The conversation between Tom Reich and Bill Lajoie on Lance Parrish’s contract took place the day after this meeting, and baseball’s collusion era had begun. The off-season of 1985-86 was the first of three in which a similar pattern unfolded. The free-agent market was slow; the players union filed a grievance (February 1986, February 1987, and January 1988); and after poring through massive testimony and supporting documentation, arbitrators Thomas Roberts and George Nicolau found for the players each time. They delivered their decisions in September 1987, August 1988, and July 1990 in cases that became known as Collusion I, II, and III respectively. All told, the three cases generated 71 days of hearings, 618 exhibits, and 14,028 transcript pages.

What the arbitrators uncovered in this mountain of evidence was a larger pattern that began to emerge with the lack of interest in signing Kirk Gibson and Lance Parrish. In the 1985-1986 off-season 29 of 33 free agents stayed with their original teams; in the previous year, 20 out of 46 free agents had stayed. A brief filed on March 22, 1988, by the players union cited numerous incidents that they believed violated the no-collusion clause. At a meeting on February 26, 1987, Commissioner Ueberroth asked for and received updates from teams on their player negotiations. Minnesota Twins general manager Andy McPhail had testified that he called his counterpart with the Orioles, Hank Peters, to discuss how much Peters thought pitcher Ron Guidry was worth. The White Sox co-owner, Jerry Reinsdorf, sent to Ueberroth and to the Tigers copies of his correspondence with pitcher Jack Morris’s agent. The Red Sox sent a note to all other teams on January 9, 1987, in which they said that they intended to try to resign catcher Rich Gedman when the rules permitted them to renew negotiations with him on the following May 1.12

But it would have been hard to believe that the owners would even consider concerted action based on their public statements after the players filed their first grievance in February 1986. In an interview in The Sporting News on June 30, 1986, Yankees owner George Steinbrenner said, “I’ve been in business. I know what collusion is. … I have seen no collusion whatsoever.” Commissioner Ueberroth seemed annoyed by even the mention of it. Speaking with The Sporting News for an article published January 5, 1987, Ueberroth said, “I still think each owner will do what he damned well pleases (in regard to contracts and free agents) and, when people finally see that, the collusion talk will stop.”

It didn’t stop, and on September 21, 1987, arbitrator Thomas Roberts delivered his decision on Collusion I. In finding for the players, Roberts noted that not a single team had pursued free agents in 1985 unless their 1985 teams had relinquished their interest in those players. He decided that this “in itself constitutes a strong indication of concerted action.” Asked for his reaction to Roberts’ decision, pitcher Jack Morris, a member of the 1986 free-agent class, told the Detroit News,

Hey, it’s foolish for a guy making $1.85 million to look for sympathy, and I’m not doing that. My salary is not the issue here. The issue is that the owners were found guilty of collusion. … I know that George Steinbrenner wanted to hire me. … He finally had to say, ‘Sorry, buddy, I can’t do it.’ Steinbrenner said no one told him what to do. In fact, he swore on his mother’s name about it.13

Decisions by arbitrator George Nicolau in Collusion II and III followed a similar pattern. On August 31, 1988, Nicolau’s ruling on Collusion II stated:

The evidence as a whole convincingly establishes that everyone knew there was to be no bidding before January 8 for free agents coveted by their former clubs. … The abrupt cessation of activity in 1985 and the repetition of that pattern, with only minor post-January 8 deviations in 1986, cannot be attributed to the free play of market forces. …”14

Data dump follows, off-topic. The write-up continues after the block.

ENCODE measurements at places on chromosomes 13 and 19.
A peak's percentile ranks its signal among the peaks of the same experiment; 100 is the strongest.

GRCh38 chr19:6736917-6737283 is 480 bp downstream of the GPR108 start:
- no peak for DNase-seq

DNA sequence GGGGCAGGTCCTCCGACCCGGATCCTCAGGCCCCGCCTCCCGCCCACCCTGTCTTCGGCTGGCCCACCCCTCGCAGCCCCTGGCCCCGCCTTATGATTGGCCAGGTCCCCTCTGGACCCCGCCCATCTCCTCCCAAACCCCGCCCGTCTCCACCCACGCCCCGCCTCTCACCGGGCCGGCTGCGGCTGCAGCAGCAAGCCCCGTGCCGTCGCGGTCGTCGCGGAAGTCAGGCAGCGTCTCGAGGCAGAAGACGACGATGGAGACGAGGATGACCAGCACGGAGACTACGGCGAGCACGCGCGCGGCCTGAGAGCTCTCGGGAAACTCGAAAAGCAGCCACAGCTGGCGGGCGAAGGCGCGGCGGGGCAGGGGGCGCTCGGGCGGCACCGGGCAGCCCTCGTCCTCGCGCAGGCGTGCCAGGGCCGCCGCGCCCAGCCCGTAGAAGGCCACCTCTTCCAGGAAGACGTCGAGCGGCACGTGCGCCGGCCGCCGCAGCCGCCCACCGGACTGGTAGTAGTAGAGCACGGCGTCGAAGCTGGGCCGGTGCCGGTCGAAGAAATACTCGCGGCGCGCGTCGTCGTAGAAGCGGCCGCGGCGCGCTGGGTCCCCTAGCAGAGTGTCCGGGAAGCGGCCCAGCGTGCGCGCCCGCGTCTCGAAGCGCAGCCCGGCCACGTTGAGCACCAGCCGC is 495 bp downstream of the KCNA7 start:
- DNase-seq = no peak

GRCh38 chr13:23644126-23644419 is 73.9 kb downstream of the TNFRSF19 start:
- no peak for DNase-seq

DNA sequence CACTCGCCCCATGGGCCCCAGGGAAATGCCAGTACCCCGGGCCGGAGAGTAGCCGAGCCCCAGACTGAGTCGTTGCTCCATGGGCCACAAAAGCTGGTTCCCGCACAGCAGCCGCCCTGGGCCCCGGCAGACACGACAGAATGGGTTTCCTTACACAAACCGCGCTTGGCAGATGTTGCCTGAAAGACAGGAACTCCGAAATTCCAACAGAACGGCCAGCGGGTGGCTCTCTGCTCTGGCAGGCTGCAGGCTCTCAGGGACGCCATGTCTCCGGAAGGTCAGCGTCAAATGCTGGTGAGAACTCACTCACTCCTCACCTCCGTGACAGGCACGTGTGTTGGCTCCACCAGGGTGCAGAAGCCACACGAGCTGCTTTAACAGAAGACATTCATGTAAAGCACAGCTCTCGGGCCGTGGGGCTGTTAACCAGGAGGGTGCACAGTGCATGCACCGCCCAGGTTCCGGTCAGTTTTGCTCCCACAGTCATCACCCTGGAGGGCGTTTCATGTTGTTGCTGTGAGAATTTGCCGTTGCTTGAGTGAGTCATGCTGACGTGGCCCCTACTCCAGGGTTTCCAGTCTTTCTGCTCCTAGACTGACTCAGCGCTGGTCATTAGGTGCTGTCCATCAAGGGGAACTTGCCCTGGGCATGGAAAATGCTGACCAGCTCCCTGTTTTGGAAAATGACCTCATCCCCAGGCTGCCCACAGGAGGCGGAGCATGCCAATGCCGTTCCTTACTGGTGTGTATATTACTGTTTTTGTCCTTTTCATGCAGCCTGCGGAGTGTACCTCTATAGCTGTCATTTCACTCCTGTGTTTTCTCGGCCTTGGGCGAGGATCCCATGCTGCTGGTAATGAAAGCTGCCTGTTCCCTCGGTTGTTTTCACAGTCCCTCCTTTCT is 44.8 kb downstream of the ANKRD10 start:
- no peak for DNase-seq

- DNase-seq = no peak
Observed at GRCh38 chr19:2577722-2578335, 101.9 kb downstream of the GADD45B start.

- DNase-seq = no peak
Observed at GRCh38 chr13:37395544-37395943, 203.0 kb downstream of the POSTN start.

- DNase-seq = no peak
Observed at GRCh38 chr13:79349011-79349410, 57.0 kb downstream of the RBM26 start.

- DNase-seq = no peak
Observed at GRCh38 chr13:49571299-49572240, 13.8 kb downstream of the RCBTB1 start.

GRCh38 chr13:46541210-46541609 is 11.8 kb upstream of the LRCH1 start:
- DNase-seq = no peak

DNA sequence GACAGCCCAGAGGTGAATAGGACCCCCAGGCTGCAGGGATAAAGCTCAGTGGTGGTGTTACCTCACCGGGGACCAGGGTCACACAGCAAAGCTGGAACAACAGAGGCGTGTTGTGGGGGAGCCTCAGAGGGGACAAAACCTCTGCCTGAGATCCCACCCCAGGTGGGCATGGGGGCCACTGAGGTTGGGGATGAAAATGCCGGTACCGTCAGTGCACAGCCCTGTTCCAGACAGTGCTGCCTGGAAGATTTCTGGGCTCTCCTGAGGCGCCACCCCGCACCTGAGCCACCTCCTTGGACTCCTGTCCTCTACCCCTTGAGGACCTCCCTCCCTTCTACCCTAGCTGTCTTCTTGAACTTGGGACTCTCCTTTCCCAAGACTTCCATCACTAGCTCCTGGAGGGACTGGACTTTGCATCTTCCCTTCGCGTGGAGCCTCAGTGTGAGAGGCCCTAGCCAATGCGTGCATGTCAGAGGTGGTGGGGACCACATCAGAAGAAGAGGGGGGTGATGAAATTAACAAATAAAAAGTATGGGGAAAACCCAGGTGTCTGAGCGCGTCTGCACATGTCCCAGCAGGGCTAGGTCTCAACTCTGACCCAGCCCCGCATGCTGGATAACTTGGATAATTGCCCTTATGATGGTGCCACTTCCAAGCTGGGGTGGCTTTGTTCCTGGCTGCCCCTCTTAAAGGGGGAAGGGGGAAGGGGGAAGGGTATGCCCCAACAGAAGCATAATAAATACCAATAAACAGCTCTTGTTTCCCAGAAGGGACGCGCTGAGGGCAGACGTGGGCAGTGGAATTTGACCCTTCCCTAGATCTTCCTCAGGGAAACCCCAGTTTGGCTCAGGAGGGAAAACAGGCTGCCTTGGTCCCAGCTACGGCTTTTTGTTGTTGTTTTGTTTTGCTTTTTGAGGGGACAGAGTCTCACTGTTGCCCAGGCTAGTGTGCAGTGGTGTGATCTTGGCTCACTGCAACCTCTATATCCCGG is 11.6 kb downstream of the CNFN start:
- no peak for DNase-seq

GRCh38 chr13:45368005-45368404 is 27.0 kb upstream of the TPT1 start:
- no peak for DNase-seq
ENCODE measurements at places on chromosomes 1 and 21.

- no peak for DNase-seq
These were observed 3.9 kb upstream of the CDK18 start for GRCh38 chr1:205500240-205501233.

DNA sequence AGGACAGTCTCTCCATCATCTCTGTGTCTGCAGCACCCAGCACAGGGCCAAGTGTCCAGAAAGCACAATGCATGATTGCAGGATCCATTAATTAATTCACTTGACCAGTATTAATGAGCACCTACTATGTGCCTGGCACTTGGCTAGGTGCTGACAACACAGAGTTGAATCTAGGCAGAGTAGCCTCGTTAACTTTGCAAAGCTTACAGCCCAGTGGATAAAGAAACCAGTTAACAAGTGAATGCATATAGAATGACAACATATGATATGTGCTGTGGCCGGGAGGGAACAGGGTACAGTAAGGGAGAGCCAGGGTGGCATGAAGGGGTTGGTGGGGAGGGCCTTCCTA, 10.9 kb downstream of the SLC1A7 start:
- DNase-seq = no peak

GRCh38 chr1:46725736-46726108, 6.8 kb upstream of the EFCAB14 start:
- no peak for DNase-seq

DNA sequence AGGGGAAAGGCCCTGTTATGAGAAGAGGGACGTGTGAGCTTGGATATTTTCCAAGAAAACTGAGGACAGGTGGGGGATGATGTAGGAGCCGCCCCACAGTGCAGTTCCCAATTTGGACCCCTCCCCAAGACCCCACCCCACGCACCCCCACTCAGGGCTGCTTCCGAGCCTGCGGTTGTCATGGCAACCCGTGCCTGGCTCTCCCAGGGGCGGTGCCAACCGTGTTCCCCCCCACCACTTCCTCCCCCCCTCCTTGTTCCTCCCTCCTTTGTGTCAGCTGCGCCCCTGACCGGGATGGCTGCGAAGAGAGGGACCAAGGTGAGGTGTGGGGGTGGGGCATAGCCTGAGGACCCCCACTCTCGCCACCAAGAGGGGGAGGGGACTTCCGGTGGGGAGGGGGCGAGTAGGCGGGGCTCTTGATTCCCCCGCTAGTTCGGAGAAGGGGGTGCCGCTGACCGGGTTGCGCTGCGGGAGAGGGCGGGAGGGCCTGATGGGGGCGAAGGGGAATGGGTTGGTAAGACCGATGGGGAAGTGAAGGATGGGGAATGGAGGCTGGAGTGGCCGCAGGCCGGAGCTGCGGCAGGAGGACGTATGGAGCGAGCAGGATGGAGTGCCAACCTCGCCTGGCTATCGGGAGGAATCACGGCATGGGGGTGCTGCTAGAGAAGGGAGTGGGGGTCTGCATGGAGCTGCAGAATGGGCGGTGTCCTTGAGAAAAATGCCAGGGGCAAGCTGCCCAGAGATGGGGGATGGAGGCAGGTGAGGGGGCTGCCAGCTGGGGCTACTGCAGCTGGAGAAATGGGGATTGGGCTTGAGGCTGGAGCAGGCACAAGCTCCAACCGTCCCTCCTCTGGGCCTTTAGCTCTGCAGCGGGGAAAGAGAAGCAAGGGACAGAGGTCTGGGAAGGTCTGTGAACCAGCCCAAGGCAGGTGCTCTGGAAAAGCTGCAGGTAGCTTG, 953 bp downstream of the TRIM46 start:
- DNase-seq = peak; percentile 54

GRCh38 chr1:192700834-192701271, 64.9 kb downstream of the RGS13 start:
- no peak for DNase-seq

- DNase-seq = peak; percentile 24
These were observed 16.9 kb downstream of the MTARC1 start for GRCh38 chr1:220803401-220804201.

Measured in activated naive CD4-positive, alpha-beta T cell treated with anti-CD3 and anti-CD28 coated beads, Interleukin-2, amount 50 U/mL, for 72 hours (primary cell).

After further decisions on the damages to be paid, the players and owners reached a settlement. On October 26, 1990, the owners agreed to pay $280 million dollars, or $10.77 million per team, to cover damages that had been awarded as well as damages to be determined and interest.15 The final distribution to players was not completed until 2005.16

Baseball’s collusion era is fraught with ironies. During the same years that the owners were working to keep salaries and free-agent movement down, attendance, revenue, and profits in the game soared. Total revenue increased from about $700 million in 1985 to $1 billion in 1988. In addition, collusion did little to address the game’s structural issues, such as the disparity in revenue across the major leagues. Finally, it helped seed the ground for the dispute that led to the spring training lockout in 1990.17

But collusion may not have breathed its last nearly 20 years ago. As part of the basic agreement reached in the fall of 2006, the owners made a lump-sum payment of $12 million dollars, to be taken from the nearly $70 million dollars in luxury-tax funds then held in reserve by baseball, to settle planned claims of collusive activity following the 2002 and 2003 seasons.18 The settlement addressed approximately 40 claims and pending grievances.19 Déjà vu all over again?



  1. David A. Kaplan, “Baseball Braces for Free-Agency Ruling,” National Law Journal, June 1, 1987; John Helyar, “Playing Ball — How Peter Ueberroth Led the Major Leagues in the ‘Collusion Era,’” Wall Street Journal, May 20, 1991.

  2. Helyar, Wall Street Journal, May 20, 1991.

  3. Ibid.

  4. Marvin Miller. A Whole Different Ball Game: The Inside Story of the Baseball Revolution, Chicago: Ivan R. Dee, 1991. 346.

  5. Miller, A Whole Different Ball Game, 399.

  6. Maury Brown, “1985-1988—Collusions I, II … and III (A Hard Lesson Learned).” The Big Book of Baseball Blunders, Rob Neyer, New York: Simon and Schuster, 2006.

  7. Brown, “1985-1988—Collusion I, II … and III.”

  8. G. Richard McKelvey. For It’s One, Two, Three, Four Strikes You’re Out at the Owners’ Ball Game: Players Versus Management in Baseball, Jefferson, NC: McFarland, 2001, 111-128.

  9. “The 1980s,” history of labor relations in baseball at

  10. Helyar.

  11. Ibid.

  12. Newsday, July 5, 1988, Associated Press story.

  13. “Tigers’ Gibson: ‘My Pocket’s Open,’” The Sporting News, Oct. 5, 1987, 16

  14. McKelvey,152.

  15. MurrayChass,“Collusion Accord: 16 Freed, Payment of $280 Million,” Nov. 1990. New York Times.

  16. Ronald Blum, “Baseball and union settle potential collusion claims,” Nov. 6, 2006, Associated Press.

  17. Helyar.

  18. Bill Madden, “Big league conspiracy,” New York Daily News, Oct. 26, 2006.

  19. Blum.